The larks no longer fear the lawn
soundly sleeps the shrew.
Sparrows splash in sunlit pools,
while wrens feed in full view.
The catnip grows unhindered now;
the grit lies undisturbed.
The mice no longer fear his paws –
he’s killed his final bird,
for rustled grass, the rush of feet,
signals not a feast,
and weeks have passed since last he snared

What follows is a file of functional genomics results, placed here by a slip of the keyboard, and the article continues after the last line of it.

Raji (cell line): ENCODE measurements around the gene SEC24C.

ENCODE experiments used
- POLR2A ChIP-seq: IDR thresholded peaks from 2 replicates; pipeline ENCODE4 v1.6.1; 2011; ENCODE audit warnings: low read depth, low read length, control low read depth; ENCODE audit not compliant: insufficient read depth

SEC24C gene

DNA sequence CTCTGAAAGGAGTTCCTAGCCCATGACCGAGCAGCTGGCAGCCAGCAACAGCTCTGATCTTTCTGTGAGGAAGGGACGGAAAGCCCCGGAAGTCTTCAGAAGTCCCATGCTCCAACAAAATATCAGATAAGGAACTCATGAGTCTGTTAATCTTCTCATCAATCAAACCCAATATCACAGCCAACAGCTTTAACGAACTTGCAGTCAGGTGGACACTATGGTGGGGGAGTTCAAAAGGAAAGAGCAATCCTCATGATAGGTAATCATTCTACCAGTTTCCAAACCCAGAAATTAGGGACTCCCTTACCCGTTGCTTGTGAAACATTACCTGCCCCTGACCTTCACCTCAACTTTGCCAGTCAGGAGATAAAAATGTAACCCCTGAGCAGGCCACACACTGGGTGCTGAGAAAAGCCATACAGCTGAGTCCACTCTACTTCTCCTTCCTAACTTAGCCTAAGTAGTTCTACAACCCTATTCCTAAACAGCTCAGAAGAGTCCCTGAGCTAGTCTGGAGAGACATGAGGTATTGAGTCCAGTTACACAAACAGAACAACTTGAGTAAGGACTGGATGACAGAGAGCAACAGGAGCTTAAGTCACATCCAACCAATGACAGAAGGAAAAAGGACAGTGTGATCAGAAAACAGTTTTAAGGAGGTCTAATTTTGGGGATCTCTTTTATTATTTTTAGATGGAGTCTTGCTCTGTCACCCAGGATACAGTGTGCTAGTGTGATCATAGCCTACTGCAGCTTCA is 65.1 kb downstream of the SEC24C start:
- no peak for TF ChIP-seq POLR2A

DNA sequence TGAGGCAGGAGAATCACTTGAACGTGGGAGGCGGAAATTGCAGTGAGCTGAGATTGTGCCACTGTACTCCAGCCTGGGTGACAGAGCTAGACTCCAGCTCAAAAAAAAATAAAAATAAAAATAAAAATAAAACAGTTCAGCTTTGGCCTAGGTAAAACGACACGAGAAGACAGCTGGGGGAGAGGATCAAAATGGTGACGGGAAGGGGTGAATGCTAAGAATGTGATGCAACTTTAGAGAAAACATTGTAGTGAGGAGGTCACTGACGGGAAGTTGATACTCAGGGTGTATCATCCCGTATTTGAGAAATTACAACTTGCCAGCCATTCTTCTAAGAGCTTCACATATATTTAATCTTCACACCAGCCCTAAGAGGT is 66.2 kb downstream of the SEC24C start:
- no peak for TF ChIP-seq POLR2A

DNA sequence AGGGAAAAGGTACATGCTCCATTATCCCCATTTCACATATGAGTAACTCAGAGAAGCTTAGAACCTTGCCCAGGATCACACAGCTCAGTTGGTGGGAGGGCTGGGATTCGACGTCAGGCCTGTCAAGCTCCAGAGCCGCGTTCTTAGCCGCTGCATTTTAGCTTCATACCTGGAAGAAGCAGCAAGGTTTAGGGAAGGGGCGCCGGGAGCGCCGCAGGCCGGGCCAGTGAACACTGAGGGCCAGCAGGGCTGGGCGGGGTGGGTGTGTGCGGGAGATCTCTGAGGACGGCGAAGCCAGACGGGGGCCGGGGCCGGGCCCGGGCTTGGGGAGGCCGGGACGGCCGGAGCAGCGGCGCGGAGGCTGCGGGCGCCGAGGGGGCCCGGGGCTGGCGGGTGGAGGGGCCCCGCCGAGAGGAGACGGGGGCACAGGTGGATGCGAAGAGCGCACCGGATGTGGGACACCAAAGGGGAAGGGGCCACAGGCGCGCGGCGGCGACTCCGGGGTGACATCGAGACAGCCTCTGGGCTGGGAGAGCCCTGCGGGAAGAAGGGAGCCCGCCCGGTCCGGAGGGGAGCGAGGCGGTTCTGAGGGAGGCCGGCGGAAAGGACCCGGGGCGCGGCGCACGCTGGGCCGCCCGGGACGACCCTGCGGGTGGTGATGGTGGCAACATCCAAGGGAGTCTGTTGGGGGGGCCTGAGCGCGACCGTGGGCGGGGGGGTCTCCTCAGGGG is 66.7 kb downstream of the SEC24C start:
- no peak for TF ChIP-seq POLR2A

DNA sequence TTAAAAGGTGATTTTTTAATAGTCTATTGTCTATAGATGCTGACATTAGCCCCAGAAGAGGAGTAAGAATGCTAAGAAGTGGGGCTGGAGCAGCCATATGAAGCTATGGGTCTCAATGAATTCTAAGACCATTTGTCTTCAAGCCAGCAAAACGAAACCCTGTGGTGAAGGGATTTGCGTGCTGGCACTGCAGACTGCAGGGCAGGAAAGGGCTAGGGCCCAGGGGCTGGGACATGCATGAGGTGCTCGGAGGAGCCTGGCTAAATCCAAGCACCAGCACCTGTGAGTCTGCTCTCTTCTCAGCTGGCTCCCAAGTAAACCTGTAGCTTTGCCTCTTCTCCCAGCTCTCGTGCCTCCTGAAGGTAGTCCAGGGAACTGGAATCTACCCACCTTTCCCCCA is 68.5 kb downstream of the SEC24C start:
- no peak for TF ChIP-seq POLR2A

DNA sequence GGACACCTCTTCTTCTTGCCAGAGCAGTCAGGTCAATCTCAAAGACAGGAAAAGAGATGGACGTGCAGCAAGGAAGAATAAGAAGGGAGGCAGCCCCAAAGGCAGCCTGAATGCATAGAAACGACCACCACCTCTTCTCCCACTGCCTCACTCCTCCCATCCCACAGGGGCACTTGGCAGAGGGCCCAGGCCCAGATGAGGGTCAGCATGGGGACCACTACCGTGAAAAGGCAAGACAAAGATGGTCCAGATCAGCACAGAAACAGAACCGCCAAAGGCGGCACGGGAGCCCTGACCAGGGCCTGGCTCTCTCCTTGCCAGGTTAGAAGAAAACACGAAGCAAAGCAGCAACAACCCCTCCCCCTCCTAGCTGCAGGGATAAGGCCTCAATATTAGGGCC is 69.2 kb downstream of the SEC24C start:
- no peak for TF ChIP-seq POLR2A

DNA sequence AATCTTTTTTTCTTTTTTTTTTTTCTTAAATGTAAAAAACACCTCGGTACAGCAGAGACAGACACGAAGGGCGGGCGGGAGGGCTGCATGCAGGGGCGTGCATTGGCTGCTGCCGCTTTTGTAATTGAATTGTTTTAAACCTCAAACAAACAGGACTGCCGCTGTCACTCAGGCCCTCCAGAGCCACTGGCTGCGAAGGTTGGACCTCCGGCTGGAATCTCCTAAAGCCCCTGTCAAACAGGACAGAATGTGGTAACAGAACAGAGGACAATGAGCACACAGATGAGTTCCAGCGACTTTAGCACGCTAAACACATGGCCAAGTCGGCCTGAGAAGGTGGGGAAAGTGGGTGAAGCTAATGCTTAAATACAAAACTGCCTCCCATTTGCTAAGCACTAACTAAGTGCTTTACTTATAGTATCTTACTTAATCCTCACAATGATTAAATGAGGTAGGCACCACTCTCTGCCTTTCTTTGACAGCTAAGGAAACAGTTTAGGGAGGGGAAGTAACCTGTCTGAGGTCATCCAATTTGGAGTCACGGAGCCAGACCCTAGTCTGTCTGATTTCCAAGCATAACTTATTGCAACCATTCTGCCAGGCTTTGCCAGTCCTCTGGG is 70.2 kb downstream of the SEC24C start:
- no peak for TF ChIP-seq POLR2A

the scent of bird or beast.
Though master, once, of every creature,
quartered in his fief,
he ends his days the servant
of an unrelenting chief.
To thirst, the silent predator,
he’s ceaselessly on call,
hunkered by a dripping tap
that holds him now in thrall.
He watches as the droplets form,
snares them for his master,
then taps the faucet with a paw,
urges it, drip faster.
The master’s satisfaction wanes;
it soon enough will fade
just as he grew weary
of the mice with which he played.
And when the morsels fail to
sate the master’s appetite,
he’ll come to me and silently
beseech I end the fight.